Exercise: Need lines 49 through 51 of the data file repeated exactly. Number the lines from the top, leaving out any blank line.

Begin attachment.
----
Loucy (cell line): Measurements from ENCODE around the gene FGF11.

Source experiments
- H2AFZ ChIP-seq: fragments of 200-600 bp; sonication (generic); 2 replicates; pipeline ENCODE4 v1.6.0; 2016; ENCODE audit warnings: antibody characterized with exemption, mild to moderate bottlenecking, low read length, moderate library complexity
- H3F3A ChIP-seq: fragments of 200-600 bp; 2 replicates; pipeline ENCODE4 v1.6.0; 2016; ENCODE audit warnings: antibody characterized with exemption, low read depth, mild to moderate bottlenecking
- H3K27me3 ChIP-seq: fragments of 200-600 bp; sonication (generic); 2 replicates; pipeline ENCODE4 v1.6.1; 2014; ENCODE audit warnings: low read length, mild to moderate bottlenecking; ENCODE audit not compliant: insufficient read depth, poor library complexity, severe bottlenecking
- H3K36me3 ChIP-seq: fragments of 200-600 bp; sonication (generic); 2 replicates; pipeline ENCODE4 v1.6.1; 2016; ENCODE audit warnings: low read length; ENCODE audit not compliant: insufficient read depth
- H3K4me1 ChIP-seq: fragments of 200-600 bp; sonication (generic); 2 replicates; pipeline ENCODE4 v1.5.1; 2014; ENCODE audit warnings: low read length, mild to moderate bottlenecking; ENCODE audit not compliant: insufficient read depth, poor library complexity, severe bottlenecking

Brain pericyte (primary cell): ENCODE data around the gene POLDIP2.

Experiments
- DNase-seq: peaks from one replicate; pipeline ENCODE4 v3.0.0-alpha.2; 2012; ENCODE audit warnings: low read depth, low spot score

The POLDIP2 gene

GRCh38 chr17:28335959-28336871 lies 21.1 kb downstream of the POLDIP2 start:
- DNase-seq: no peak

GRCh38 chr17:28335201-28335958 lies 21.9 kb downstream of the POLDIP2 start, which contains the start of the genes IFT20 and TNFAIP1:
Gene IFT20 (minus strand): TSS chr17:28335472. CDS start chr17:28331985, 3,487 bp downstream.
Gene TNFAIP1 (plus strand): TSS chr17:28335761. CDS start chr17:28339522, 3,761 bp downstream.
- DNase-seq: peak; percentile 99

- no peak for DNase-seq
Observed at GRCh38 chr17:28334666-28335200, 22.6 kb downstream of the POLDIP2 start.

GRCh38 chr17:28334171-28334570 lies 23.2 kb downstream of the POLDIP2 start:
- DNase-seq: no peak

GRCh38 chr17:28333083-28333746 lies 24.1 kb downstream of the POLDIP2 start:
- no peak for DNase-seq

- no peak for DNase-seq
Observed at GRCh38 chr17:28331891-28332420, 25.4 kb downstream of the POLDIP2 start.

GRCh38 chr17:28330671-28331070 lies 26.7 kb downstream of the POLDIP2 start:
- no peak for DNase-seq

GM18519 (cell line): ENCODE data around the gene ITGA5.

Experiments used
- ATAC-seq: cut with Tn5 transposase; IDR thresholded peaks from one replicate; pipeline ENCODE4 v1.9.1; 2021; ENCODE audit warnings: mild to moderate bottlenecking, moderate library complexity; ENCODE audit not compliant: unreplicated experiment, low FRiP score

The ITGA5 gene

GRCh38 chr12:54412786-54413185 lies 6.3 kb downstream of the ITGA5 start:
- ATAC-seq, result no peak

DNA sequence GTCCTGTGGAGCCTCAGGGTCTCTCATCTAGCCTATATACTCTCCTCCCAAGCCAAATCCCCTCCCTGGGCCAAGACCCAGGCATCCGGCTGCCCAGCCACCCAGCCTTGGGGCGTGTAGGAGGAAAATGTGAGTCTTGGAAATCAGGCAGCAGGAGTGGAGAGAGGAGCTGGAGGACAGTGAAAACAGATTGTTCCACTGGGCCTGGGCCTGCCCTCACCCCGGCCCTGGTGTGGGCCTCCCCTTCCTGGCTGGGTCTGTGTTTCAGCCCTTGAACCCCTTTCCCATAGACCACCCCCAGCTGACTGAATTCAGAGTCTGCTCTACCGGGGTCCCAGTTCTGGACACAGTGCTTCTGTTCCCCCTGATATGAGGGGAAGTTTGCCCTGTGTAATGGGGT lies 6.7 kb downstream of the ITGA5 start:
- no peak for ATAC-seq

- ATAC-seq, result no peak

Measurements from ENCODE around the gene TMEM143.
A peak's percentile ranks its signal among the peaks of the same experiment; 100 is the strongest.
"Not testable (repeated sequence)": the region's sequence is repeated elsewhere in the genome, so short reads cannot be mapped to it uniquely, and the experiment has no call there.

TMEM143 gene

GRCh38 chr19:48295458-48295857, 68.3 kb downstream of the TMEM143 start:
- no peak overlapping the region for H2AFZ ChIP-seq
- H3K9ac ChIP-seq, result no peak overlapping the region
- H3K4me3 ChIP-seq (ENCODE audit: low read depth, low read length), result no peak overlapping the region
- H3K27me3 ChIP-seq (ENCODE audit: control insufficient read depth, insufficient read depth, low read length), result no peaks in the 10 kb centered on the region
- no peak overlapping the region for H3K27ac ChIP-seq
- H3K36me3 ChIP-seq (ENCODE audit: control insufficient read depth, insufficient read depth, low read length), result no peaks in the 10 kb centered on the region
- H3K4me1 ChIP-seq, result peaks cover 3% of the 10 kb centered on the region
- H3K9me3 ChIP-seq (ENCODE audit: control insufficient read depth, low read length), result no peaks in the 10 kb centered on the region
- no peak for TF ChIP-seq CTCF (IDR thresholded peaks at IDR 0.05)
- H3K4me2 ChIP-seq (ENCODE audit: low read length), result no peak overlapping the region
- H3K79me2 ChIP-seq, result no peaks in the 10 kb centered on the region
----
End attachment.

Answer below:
- H3K9me3 ChIP-seq (ENCODE audit: control insufficient read depth, low read length), result no peaks in the 10 kb centered on the region
- no peak for TF ChIP-seq CTCF (IDR thresholded peaks at IDR 0.05)
- H3K4me2 ChIP-seq (ENCODE audit: low read length), result no peak overlapping the region